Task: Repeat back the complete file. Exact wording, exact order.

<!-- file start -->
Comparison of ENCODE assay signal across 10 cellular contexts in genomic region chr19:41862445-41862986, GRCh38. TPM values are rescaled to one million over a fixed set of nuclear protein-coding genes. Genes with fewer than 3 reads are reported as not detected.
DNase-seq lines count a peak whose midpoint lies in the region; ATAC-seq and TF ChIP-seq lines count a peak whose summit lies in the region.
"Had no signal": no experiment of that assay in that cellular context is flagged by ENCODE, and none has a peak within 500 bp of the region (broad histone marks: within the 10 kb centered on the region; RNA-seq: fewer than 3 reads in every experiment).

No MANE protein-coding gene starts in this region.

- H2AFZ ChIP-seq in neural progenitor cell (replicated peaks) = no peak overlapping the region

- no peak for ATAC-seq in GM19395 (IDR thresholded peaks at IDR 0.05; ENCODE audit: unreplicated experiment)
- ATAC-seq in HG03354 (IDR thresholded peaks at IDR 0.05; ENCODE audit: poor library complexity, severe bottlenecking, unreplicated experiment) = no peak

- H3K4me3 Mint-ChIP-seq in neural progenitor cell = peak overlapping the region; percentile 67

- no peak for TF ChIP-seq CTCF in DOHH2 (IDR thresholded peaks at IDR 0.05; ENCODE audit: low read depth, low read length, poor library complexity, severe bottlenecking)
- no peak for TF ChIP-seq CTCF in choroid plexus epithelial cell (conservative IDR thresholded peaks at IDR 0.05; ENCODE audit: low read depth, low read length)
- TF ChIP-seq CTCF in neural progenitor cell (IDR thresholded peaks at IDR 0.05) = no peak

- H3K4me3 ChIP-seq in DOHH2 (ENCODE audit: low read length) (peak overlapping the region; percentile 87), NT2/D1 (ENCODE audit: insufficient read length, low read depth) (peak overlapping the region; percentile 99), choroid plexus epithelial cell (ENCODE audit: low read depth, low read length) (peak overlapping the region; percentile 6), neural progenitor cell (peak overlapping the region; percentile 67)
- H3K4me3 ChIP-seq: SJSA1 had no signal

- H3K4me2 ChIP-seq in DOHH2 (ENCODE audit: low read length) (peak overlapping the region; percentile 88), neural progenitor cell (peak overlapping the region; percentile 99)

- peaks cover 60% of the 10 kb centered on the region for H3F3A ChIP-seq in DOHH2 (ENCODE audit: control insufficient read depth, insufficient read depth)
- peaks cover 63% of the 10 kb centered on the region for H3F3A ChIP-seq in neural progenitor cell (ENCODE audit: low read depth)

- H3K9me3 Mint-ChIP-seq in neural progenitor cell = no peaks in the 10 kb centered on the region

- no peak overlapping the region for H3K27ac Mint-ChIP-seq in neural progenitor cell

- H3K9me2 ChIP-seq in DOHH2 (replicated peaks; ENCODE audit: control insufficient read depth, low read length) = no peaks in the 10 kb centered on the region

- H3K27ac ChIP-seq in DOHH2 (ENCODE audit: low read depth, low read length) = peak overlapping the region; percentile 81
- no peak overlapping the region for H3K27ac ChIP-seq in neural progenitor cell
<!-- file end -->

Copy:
Comparison of ENCODE assay signal across 10 cellular contexts in genomic region chr19:41862445-41862986, GRCh38. TPM values are rescaled to one million over a fixed set of nuclear protein-coding genes. Genes with fewer than 3 reads are reported as not detected.
DNase-seq lines count a peak whose midpoint lies in the region; ATAC-seq and TF ChIP-seq lines count a peak whose summit lies in the region.
"Had no signal": no experiment of that assay in that cellular context is flagged by ENCODE, and none has a peak within 500 bp of the region (broad histone marks: within the 10 kb centered on the region; RNA-seq: fewer than 3 reads in every experiment).

No MANE protein-coding gene starts in this region.

- H2AFZ ChIP-seq in neural progenitor cell (replicated peaks) = no peak overlapping the region

- no peak for ATAC-seq in GM19395 (IDR thresholded peaks at IDR 0.05; ENCODE audit: unreplicated experiment)
- ATAC-seq in HG03354 (IDR thresholded peaks at IDR 0.05; ENCODE audit: poor library complexity, severe bottlenecking, unreplicated experiment) = no peak

- H3K4me3 Mint-ChIP-seq in neural progenitor cell = peak overlapping the region; percentile 67

- no peak for TF ChIP-seq CTCF in DOHH2 (IDR thresholded peaks at IDR 0.05; ENCODE audit: low read depth, low read length, poor library complexity, severe bottlenecking)
- no peak for TF ChIP-seq CTCF in choroid plexus epithelial cell (conservative IDR thresholded peaks at IDR 0.05; ENCODE audit: low read depth, low read length)
- TF ChIP-seq CTCF in neural progenitor cell (IDR thresholded peaks at IDR 0.05) = no peak

- H3K4me3 ChIP-seq in DOHH2 (ENCODE audit: low read length) (peak overlapping the region; percentile 87), NT2/D1 (ENCODE audit: insufficient read length, low read depth) (peak overlapping the region; percentile 99), choroid plexus epithelial cell (ENCODE audit: low read depth, low read length) (peak overlapping the region; percentile 6), neural progenitor cell (peak overlapping the region; percentile 67)
- H3K4me3 ChIP-seq: SJSA1 had no signal

- H3K4me2 ChIP-seq in DOHH2 (ENCODE audit: low read length) (peak overlapping the region; percentile 88), neural progenitor cell (peak overlapping the region; percentile 99)

- peaks cover 60% of the 10 kb centered on the region for H3F3A ChIP-seq in DOHH2 (ENCODE audit: control insufficient read depth, insufficient read depth)
- peaks cover 63% of the 10 kb centered on the region for H3F3A ChIP-seq in neural progenitor cell (ENCODE audit: low read depth)

- H3K9me3 Mint-ChIP-seq in neural progenitor cell = no peaks in the 10 kb centered on the region

- no peak overlapping the region for H3K27ac Mint-ChIP-seq in neural progenitor cell

- H3K9me2 ChIP-seq in DOHH2 (replicated peaks; ENCODE audit: control insufficient read depth, low read length) = no peaks in the 10 kb centered on the region

- H3K27ac ChIP-seq in DOHH2 (ENCODE audit: low read depth, low read length) = peak overlapping the region; percentile 81
- no peak overlapping the region for H3K27ac ChIP-seq in neural progenitor cell